11. God is back! I was worried that the wretched atheists might have driven him away. It’s not easy to keep one’s faith when God misses a tweet. Harrowing stuff, but I pulled through.

    The article says a Gallup poll ‘found just 47% of Americans reported belonging to a house of worship, down from 50% in 2018’. That’s distressing news. The irony is that they keep talking about filling a ‘God-shaped hole’, which surely must be evidence that God exists. What idiots. No doubt they will fill it with their favourite woo to keep out reason forever.

    But conventional religion’s power is on the wane, and it might take a miracle for that to change.

    Very funny. Ha.

  12. My guess is the QR menus will go away sooner or later. They are a pain. I went to a fairly high end restaurant that had a QR menu. Unfortunately, they didn’t have their own wifi and my phone service was too weak to connect to the internet. They just brought me the usual physical menu. I suspect this happens a lot.

  13. So the telegraph was patented on this day in 1840 and the first telephone installed on this day, 37 years later. People must have thought it was wonderful when they no longer had to tap out a coded message but could pick up a telephone and speak to the person. Fast forward one and half centuries and we no longer have to pick up a telephone and speak to a person but can tap out short, coded messages instead.

    1. That’s fairly old news now. From what I heard, they over-stayed their permission. They were supposed to have left the building at a certain time but they ignored it. According to CBS:

      “Their interviews at the Capitol were authorized and pre-arranged through Congressional aides of the members interviewed,” the Hollywood Reporter said. “After leaving the members’ offices on their last interview of the day, the production team stayed to film stand-ups and other final comedy elements in the halls when they were detained by Capitol Police.”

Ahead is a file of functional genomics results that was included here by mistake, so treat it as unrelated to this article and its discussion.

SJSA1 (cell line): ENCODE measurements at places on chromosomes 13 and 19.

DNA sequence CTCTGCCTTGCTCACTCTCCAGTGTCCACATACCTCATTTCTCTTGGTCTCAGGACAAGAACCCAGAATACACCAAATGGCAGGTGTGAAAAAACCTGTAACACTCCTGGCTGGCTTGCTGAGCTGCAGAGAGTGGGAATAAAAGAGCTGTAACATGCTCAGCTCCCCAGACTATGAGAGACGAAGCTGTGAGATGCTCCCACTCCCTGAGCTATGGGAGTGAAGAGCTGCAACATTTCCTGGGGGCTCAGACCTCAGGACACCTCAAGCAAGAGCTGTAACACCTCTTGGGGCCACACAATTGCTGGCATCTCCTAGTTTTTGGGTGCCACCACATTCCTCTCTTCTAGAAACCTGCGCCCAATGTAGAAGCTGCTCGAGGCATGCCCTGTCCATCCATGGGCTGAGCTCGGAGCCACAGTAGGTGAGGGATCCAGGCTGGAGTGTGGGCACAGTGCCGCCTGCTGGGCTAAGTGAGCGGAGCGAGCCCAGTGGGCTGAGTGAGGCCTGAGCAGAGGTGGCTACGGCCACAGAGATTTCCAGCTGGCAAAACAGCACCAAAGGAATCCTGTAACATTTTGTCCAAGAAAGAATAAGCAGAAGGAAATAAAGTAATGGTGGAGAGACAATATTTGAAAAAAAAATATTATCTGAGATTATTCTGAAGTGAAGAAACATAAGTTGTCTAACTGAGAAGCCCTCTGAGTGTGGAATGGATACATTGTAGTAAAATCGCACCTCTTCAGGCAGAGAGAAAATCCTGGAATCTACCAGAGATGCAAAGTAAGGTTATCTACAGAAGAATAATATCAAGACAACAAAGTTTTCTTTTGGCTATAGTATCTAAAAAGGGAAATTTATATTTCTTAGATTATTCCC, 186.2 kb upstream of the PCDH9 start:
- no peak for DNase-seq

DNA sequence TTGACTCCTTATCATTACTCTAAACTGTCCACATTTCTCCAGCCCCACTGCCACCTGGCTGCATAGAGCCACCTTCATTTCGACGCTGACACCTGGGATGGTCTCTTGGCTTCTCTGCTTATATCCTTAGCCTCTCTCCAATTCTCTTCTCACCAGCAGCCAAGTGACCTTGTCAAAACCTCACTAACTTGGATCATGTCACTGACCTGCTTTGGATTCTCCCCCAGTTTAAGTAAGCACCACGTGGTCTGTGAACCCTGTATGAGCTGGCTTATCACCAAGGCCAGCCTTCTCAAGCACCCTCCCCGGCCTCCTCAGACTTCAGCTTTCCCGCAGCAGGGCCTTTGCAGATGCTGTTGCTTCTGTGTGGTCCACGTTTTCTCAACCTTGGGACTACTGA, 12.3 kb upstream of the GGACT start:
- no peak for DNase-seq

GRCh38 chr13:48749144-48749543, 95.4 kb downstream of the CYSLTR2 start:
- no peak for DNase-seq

1. From your article:
        “… *arrested* by the same group of police that ordered them to leave the building earlier in the day… They were charged with *unlawful entry of the Capitol*…”

        Not to worry. I think they’ll be fine. They’re anti-Trumpers.

        You know what’s *really* old news now?


          1. I wonder how many Jan6 protesters were arrested who were waived inside the Capitol by the police?
            Here’s another Capitol story that was news to me:

            Timothy Hysom, who used to work for Adam Schiff and is now chief of staff for Massachusetts Dem Rep. Jake Auchincloss, was caught by Capitol police defacing posters outside the Capitol offices and was referred by the police for criminal prosecution.

            But guess what?
            No prosecution!
            (The arrest warrant was denied by the same U.S. Attorney’s office which is pursuing the Jan6 “insurgents”.)

    2. According to Media Bias/Fact Check, the New York Post is not the best of sources:

      Factual Reporting: MIXED
      Country: USA (45/180 Press Freedom)
      Media Type: Newspaper
      Traffic/Popularity: High Traffic
      MBFC Credibility Rating: MEDIUM CREDIBILITY

      I also noted they do not give actual dates for the story: ‘Thursday’ was what date? A bit vague. We don’t know whether it was anyway near 1/6 (it could have been, but we don’t know). However, it is clear from the story they were in no way intent in overthrowing US democracy, contrary to the insurrectionists.
      What was your point again?

  14. I’m cracking up at a fine wine named “Pruno.”

    “Pruno” is slang for illicit alcohol made in prison by allowing fruit to ferment, usually in a plastic bag hidden in the toilet.

  15. Big fan of QR code menus here. Ok there’s a time and a place, there’s a whole theatre involved in fine dining, but if I’m just down the pub and can order my burger and chips and a pint without having to go to a busy bar that’s fantastic. I’m from UK, living in Australia, and get that perhaps the service component of a meal is bigger in the US, “have a nice day” and all that.